https://www.thisismoney.co.uk/money...ualifying-years-state-pension-worked-out.html

    It seems that it doesn't have to be 26 weeks of contributions but that you have to earned (and therefore have paid or been credited with NI contributions) over the year an amount equivalent to 52 times the Lower Earning Limit. That was £6,136 last year when the article was written but in 2020-21 is £6,240.

    So in principle if you earned £6,241 in month 1 and nothing for the rest of 2020-21 you would still have a qualifying year. But if you earned in total £6,239 in even amounts every week for 52 weeks in 2020-21 it wouldn't be a qualifying year.

    That's my reading of it, but I may have misunderstood so don't take my word for it!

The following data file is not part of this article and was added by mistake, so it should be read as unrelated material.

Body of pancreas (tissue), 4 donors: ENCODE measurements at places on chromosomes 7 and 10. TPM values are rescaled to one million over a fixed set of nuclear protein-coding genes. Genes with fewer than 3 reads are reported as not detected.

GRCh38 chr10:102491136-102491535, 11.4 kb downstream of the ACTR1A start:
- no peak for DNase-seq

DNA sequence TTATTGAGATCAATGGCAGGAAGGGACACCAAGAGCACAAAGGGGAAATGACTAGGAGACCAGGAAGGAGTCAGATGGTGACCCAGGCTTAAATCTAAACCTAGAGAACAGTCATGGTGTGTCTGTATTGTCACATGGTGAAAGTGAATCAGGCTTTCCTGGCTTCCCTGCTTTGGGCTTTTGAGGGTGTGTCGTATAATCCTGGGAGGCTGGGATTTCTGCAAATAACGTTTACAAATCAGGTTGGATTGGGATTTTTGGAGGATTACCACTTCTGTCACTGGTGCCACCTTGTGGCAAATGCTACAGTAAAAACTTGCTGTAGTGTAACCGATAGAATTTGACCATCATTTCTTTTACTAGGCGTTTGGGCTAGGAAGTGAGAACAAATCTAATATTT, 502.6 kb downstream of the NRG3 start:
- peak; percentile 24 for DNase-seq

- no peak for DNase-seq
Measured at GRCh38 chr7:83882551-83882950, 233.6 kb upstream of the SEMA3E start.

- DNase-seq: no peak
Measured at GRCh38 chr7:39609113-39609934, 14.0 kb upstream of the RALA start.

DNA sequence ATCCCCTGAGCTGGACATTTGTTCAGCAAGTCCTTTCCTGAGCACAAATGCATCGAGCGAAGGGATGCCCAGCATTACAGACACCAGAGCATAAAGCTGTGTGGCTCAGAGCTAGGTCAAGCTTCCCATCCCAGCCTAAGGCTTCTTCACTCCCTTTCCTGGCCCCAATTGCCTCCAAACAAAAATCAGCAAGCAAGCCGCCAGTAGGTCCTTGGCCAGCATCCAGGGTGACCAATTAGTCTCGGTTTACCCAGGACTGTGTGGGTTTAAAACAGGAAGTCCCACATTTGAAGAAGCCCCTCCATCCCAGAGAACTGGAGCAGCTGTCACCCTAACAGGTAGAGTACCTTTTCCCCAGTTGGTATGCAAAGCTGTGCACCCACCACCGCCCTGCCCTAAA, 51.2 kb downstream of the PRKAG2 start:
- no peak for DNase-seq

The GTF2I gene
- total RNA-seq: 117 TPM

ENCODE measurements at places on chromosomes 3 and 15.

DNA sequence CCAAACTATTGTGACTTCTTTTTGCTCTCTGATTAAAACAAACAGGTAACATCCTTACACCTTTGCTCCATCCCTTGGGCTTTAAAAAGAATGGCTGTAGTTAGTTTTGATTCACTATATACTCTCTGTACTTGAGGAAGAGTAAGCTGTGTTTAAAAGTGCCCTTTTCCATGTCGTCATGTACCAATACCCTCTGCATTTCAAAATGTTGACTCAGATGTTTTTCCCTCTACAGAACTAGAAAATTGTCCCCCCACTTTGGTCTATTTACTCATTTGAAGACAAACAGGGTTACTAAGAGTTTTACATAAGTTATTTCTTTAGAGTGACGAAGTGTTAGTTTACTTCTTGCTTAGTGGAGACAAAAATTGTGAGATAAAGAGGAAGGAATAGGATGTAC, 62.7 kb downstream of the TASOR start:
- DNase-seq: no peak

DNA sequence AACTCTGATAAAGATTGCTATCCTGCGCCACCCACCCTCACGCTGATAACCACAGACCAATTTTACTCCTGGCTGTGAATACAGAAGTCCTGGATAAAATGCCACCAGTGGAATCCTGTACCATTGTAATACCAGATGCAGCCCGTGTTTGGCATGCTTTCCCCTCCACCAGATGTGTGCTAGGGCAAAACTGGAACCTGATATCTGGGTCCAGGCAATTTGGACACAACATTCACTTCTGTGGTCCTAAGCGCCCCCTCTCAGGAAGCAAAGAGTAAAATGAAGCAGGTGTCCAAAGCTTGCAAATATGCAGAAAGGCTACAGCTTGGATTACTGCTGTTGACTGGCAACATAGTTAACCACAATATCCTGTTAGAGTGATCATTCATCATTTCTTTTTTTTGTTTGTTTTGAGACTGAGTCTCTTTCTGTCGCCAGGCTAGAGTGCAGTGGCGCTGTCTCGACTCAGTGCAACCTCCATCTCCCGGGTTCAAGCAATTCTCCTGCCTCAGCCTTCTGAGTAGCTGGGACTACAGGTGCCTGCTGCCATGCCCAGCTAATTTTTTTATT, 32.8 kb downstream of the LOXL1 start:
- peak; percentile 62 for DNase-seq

Lara mfl 05 and asnac like this.
  5. asnac

    asnac Lead commenter

    That is a really helpful link, thank you @Rott Weiler . It tells me what I need to know.

    I don't think what you said is quite right. From your summary it sounded like someone needs to to earn 52 times £6136 (2020-21 figure) - I'd need to be promoted to a superhead and fat chance of that. But the 52 times just means 52 times the weekly £118 equivalent, i.e. you need to have paid contributions on £6240 in total for the year.

    The article goes on to say
    To give a simple example, suppose that you have a year in which you do no paid work for 26 weeks and then you do 26 weeks at an earnings level of £236 – double the lower earnings limit.

    For the year as a whole, you have qualifying earnings of 52 times the LEL and this is therefore a qualifying year.